Reporters in Hong Kong are navigating a dangerous red line under the Beijing-imposed national security law.
- Apple Daily was shut down in late June after authorities froze its assets and arrested a number of staff
- Leading media figures including Apple Daily’s founder Jimmy Lai are facing life in prison under the national security law Beijing imposed on Hong Kong last year
- Three former Apple Daily reporters say they fear more media outlets could be targeted next
High-profile media figures are facing life in prison following a crackdown by authorities for allegedly colluding with foreign forces.
Seven people central to the defunct pro-democracy newspaper Apple Daily have been charged, including its outspoken founder Jimmy Lai, who remains behind bars.
Hong Kong police have said dozens of articles published by the paper are evidence of an alleged conspiracy to encourage foreign nations to impose sanctions on Hong Kong and China.
The ABC’s 7.30 program has interviewed three former Apple Daily reporters who remain in Hong Kong and have decided to speak out about the situation, despite the risks they face.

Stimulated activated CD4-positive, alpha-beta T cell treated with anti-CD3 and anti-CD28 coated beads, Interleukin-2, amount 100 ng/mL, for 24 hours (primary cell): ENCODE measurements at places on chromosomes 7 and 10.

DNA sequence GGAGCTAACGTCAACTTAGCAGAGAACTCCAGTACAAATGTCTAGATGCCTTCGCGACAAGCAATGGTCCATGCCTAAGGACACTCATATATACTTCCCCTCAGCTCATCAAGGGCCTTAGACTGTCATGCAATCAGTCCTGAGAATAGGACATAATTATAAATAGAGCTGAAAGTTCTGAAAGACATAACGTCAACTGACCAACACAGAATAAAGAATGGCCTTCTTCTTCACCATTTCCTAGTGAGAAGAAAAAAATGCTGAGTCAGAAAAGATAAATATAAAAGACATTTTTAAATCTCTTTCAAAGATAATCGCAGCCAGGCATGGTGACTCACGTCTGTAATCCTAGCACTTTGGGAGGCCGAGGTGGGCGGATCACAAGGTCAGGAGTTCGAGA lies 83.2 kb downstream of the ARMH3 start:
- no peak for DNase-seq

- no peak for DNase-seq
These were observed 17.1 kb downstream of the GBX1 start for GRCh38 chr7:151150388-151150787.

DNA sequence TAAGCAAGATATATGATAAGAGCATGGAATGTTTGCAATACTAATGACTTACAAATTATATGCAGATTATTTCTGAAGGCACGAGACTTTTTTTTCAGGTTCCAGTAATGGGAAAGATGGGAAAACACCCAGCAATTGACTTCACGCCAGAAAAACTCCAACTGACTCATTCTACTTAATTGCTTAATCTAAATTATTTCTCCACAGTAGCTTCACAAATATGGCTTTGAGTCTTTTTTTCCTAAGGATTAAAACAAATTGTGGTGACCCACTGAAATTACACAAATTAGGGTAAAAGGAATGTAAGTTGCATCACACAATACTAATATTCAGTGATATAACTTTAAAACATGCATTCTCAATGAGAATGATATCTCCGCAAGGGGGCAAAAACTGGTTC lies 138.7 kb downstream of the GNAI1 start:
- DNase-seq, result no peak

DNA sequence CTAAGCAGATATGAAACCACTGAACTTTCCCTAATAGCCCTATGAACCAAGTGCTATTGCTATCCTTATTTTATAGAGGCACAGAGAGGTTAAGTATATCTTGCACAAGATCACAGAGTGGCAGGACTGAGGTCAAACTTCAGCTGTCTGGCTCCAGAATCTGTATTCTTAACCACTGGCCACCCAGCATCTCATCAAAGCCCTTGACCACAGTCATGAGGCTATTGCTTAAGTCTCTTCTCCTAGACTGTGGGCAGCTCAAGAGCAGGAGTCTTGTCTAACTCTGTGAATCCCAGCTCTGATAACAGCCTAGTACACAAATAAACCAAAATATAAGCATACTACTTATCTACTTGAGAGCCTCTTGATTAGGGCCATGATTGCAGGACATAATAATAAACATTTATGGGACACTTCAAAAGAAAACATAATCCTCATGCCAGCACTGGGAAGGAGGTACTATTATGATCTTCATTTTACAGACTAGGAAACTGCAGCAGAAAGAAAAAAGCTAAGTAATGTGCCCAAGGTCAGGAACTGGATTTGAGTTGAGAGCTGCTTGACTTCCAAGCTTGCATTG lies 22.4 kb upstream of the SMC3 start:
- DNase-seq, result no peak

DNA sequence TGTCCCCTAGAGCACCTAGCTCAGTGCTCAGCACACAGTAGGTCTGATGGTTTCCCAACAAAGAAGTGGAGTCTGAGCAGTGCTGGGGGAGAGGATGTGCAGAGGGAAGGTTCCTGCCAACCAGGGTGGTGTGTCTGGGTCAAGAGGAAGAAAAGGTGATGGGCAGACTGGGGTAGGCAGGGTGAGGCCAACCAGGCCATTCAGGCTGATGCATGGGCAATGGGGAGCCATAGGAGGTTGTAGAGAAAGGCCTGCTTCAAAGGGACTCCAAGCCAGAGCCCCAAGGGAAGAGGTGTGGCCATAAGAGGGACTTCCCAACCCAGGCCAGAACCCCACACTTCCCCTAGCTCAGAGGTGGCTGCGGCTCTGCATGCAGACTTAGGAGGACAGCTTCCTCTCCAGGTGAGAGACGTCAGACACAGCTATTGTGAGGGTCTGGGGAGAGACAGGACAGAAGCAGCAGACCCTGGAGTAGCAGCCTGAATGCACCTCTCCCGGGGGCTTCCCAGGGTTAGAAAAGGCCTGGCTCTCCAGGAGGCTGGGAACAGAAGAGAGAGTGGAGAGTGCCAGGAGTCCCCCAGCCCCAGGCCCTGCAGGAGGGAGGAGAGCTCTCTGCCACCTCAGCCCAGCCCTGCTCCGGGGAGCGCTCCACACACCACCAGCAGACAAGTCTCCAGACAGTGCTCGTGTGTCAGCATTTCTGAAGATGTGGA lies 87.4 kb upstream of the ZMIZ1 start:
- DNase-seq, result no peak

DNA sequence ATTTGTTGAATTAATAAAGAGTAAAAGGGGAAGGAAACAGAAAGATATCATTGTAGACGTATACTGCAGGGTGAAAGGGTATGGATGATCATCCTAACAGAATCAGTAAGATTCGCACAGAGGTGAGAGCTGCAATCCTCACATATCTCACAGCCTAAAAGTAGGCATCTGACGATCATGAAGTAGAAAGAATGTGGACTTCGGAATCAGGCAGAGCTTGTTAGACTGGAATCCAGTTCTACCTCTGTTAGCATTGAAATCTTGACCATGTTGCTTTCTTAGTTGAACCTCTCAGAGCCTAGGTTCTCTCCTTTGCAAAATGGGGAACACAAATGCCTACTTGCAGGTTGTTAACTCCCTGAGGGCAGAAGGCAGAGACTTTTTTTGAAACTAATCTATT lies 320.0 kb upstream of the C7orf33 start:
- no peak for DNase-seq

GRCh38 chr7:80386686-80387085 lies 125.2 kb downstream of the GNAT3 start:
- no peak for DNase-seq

Ka Lai Leung was a feature writer at the paper and is now working as an independent citizen journalist publishing content on her own platform.
She fears authorities could come after her or other reporters.
“This is the major worry that we’re facing,” she told 7.30.
“It can be quite sudden, like suddenly tomorrow at 6:00am they will march into your house and say that you’re under arrest and we have to search your home.
“That gives us a huge pressure.”
But Leung refused to comment when asked about the allegations being made against her former bosses because she feared breaking the law.
“It’s significant that I can’t answer.”
Her colleague, Alvin Chan, also refused to answer.
“I think it’s too risky for me to comment about this question,” he said.
Pro-Beijing politician says Apple Daily published ‘subversive’ content
Critics such as Paul Tse, a pro-Beijing politician in Hong Kong’s Legislative Council, are happy to comment.